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Mercy Over Judgment

Aaron White

May 27, 2020

I have noticed a disturbing trend on social media lately. Within the increasing polarization of political and cultural allegiance has emerged the sentiment that it might be good if our enemies were to die. 


Now, human history is filled with people who wanted their enemies dead. We even see it in Biblical prayers like Psalm 137, where the people of God, enslaved in Babylon, long for the violent death of their captors and their captors’ children. 


The Psalms are prayers, honest expressions of frustration, anger, even vengeance. But they are grounded in the proviso that vengeance rests entirely in the hands of the LORD. And then we discover (occasionally to our dismay) with Jesus that the LORD’s hands would rather be nailed to a cross than raised to smite an enemy. In the light of this, Jesus’ followers are called to be bringers of mercy, not judgment.


Which makes this current trend all the more worrying. Crises like the current pandemic tend to amplify the best and the worst impulses in us. So now people are advancing the idea that it might be good for certain other people to get sick and die in order to show how wrong they or their political champions are. The result is gleeful, gloating posts - sometimes from Christians - about pastors and congregants who have died of Covid after gathering to worship; the expression of the hope that the “Covidiots” who flocked prematurely to the beaches should succumb to the virus; or the suggestion that drug addicts, homeless people or migrants have no one to blame but themselves if the virus or some other factor kills them off. (This latter sentiment has been around for awhile, but is gaining new traction in these days).  


How can Christians justify holding these things in their hearts, let alone expressing them? This is not how Christians are instructed to treat - or even think of - their enemies. We are simply not given the license to dismiss our enemies or to seek their demise. And this seems especially galling when it is for the purpose of proving our political, social or cultural superiority to them.


How have we gone so wrong? I submit this happens when we begin to love our beliefs and opinions more than we love God or our neighbours. G.K. Chesterton said “The Bible tells us to love our neighbors, and also to love our enemies; probably because generally they are the same people.” We now live in a global village, where our neighbours are only a click away. Yet as connected as we are it is so easy to disengage with neighbours we disagree with through the simple expedient of the “unfriend” button. We encircle ourselves with those who think along the same lines as we do, and so lose our ability to communicate with our neighbour, who we have re-labeled our enemy. In fact, we get to the point where we can’t even imagine how or why someone would hold the “wrong” opinions or fail to believe what we believe. After all, we don’t know anyone who thinks like that. They must be ignorant/bigoted/monstrous/fill-in-the-blank. 


We may say that we are only passionate about justice and can’t abide the opinions of the unjust. But again, this likely means we have fallen in love with our idea of justice, rather than with the God of Justice. When we love justice we feel justified in hating those who we believe oppose it. We feel free to view these people as enemies. But when we love the God who said His mercy triumphs over justice, we are not free to do this. Instead, we are invited to view people - even our socio-political opponents - as beloved children of God.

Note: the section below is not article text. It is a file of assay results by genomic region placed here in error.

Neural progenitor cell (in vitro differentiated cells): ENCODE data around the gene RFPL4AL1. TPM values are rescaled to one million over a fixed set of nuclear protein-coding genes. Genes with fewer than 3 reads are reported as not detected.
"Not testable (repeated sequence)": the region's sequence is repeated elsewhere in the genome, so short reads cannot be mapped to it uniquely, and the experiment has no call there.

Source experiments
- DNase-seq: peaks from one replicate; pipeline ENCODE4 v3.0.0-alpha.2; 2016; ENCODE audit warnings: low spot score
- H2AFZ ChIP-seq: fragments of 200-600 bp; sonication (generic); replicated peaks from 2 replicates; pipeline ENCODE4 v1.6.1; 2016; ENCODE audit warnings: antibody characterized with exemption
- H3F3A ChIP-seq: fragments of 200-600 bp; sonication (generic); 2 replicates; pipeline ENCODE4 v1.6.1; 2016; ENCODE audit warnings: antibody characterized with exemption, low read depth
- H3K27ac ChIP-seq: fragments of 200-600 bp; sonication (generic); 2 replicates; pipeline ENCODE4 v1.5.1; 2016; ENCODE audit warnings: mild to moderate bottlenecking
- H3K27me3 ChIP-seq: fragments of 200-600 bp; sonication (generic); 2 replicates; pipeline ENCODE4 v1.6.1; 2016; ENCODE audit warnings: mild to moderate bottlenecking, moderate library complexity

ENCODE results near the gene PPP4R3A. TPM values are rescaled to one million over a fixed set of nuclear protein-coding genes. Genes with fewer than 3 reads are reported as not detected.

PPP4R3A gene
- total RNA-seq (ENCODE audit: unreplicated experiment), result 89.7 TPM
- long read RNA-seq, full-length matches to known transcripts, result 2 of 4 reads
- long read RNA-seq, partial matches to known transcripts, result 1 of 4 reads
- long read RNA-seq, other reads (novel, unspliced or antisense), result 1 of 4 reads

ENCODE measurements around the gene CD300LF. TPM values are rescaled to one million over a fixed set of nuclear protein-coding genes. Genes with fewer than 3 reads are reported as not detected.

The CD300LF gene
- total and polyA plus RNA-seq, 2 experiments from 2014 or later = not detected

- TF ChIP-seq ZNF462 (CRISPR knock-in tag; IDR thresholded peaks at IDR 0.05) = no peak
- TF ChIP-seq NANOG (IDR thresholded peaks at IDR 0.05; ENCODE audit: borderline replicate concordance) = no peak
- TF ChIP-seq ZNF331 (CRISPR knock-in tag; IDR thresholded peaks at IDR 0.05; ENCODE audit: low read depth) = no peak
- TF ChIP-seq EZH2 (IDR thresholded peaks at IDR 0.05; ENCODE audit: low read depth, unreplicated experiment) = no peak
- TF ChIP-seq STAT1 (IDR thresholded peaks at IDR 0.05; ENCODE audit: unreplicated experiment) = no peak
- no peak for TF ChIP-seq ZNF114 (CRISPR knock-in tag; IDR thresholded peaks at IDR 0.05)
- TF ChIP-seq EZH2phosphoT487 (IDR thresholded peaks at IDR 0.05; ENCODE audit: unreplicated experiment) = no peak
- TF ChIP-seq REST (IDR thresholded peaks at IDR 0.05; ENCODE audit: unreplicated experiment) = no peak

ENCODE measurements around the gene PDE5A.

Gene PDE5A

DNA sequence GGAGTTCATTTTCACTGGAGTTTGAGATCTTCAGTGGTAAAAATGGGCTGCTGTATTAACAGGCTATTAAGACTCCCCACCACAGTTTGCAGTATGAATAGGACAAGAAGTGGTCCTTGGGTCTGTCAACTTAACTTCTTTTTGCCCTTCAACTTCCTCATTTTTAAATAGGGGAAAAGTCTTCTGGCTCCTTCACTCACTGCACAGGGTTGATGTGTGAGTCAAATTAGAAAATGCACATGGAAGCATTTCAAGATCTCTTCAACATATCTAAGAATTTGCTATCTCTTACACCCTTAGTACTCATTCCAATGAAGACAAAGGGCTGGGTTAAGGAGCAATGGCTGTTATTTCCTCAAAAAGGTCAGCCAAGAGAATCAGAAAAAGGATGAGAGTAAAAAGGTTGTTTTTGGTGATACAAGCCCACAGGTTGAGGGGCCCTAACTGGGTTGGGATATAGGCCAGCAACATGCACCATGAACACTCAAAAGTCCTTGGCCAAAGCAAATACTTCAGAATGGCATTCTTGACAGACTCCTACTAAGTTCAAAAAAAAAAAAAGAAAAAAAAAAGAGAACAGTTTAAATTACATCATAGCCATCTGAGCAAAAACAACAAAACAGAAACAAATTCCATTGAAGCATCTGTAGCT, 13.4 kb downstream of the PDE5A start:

So what can we do? At Jacob’s Well we are committed to being friends with our neighbours. Not all of our neighbours agree with each other or with us. Some act in ways that we find strange, offensive, even sinful. And some would view our actions as equally bizarre. But we know we must seek ways to engage, to communicate, to give and receive love, and to refuse to label people as enemies. 


This applies to the broader Church as well. We are wonderfully supported by many churches in Vancouver and beyond, but there are some churches or individual christians who have views on the poor, the addicted, or the refugee that is the polar opposite of what we believe. Some give credence to elaborate conspiracy theories which seem to have more to do with political allegiances than with scripture. Are we allowed to hate them, dismiss them, or even secretly wish that they would get sick and die? Of course not. They are also God’s beloved children, and we are called to love them as well.


A good starting point for all of this is to not cut off communication. This does not mean inviting or tolerating abuse, nor does it mean we shouldn’t hold true to our convictions. But it does mean we should not be so quick to take offense, nor so eager to dismiss others as unworthy of our attention. Really listening to people - as people and not as positions or policies - can help us hear the deeper concerns, hurts, fears and hopes behind their public expression. And paying more attention to those things will help grow compassion in us for one another. This is a foundational practice for the life of Jacob’s Well, and a message we want to bring to the wide Body of Christ.


But if we still insist on categorizing certain people or groups of people as enemies, then we have some very direct commands on how we are to treat them: “But to you who are listening I say: Love your enemies, do good to those who hate you, bless those who curse you, pray for those who mistreat you.” (Luke 6:27-28) 

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